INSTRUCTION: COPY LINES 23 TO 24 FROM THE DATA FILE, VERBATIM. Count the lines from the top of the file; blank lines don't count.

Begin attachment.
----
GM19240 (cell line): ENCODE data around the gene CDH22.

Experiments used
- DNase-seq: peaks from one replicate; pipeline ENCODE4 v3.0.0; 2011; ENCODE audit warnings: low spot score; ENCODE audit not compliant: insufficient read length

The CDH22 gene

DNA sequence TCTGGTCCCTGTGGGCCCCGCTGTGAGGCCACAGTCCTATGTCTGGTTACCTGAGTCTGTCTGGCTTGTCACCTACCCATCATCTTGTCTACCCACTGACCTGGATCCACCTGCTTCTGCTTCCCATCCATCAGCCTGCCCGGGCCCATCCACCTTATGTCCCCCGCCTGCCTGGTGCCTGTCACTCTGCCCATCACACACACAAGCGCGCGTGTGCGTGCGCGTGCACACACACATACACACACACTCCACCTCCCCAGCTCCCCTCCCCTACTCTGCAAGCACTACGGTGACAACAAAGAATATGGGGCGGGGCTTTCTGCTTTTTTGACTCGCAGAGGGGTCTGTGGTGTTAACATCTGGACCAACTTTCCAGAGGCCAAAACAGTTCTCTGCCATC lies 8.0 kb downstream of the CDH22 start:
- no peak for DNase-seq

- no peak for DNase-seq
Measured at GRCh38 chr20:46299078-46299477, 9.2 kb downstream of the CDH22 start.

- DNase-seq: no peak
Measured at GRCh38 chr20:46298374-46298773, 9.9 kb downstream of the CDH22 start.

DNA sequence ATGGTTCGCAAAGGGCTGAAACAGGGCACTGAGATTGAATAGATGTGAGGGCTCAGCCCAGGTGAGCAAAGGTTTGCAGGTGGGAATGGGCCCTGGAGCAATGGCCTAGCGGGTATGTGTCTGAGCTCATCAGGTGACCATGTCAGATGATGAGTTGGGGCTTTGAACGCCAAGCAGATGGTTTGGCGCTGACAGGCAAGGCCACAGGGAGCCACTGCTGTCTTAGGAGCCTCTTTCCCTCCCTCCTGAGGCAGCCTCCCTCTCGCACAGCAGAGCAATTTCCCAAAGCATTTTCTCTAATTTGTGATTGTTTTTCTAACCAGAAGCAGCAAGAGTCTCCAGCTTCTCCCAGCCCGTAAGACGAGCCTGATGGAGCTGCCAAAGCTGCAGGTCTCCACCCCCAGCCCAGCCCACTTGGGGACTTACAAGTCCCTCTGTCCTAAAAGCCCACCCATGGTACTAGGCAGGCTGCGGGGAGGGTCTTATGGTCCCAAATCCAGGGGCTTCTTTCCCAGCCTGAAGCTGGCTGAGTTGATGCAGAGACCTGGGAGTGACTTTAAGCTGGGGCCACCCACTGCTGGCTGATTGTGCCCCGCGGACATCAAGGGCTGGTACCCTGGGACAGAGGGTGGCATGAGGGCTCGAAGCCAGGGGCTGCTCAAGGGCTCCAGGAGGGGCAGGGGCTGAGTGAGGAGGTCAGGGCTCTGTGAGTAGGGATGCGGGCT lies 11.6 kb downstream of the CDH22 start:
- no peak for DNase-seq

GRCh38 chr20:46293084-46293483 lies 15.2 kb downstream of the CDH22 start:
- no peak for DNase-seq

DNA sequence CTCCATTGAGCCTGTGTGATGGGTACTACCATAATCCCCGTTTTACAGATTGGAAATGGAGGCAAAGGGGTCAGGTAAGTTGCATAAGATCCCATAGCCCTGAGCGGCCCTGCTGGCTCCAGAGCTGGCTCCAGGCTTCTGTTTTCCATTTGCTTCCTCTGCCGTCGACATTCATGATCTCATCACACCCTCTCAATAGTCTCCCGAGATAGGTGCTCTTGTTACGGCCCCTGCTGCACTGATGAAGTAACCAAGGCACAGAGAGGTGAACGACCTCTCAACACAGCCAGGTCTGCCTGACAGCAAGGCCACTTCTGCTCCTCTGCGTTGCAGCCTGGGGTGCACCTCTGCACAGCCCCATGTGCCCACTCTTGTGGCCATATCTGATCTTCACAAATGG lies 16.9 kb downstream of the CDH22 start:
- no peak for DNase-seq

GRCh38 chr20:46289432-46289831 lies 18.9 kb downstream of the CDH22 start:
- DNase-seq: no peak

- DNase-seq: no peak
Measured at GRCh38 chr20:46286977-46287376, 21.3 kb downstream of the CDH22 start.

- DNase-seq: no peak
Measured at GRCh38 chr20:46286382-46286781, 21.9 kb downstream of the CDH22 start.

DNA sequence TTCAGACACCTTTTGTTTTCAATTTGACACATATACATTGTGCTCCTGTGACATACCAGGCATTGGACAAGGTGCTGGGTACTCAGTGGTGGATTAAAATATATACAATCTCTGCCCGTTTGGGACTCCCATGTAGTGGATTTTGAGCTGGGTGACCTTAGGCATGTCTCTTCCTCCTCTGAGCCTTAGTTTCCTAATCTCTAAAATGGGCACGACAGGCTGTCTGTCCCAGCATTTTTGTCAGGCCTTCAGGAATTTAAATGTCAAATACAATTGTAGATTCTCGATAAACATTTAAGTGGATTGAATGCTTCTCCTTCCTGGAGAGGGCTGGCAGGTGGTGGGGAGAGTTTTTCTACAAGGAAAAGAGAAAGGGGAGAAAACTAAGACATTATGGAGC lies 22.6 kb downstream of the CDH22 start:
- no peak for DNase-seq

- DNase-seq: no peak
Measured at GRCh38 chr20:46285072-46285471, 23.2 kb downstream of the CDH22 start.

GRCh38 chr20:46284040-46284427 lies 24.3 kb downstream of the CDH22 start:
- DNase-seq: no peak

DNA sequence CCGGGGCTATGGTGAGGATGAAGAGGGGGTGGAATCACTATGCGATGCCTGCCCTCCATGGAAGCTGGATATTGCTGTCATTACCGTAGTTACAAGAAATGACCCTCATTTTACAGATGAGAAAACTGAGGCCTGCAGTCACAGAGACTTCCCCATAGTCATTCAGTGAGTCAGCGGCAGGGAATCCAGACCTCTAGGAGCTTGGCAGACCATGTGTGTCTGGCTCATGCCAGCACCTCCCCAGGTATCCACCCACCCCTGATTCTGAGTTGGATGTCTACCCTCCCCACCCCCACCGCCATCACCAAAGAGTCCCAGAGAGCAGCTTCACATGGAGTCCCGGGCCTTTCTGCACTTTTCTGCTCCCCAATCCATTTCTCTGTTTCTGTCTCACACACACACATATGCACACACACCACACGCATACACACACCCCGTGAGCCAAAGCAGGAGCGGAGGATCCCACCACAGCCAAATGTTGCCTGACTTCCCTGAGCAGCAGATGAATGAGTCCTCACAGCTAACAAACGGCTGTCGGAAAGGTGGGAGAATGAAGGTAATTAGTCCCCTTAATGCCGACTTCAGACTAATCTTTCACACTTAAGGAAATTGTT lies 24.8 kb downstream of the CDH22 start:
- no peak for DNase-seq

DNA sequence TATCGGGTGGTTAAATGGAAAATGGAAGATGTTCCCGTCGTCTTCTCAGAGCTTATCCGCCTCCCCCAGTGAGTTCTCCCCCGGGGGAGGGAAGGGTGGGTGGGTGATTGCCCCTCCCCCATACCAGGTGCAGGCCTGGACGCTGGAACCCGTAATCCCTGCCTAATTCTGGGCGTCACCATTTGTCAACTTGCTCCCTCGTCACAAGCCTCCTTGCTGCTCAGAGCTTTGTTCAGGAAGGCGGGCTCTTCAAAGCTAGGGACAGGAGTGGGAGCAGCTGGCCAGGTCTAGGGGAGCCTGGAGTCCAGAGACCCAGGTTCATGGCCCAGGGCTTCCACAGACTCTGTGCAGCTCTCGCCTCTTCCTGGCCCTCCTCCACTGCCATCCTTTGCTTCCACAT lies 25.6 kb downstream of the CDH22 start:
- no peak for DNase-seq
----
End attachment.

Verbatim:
DNA sequence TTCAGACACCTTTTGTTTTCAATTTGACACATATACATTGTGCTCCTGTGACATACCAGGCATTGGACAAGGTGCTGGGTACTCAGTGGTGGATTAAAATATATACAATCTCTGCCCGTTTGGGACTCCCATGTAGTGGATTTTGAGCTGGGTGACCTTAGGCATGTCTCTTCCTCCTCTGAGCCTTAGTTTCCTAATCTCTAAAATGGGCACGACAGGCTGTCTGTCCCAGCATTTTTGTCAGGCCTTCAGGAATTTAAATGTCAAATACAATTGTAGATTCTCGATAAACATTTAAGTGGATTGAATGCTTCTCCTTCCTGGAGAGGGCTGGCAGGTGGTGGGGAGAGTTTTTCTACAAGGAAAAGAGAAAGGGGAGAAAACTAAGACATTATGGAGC lies 22.6 kb downstream of the CDH22 start:
- no peak for DNase-seq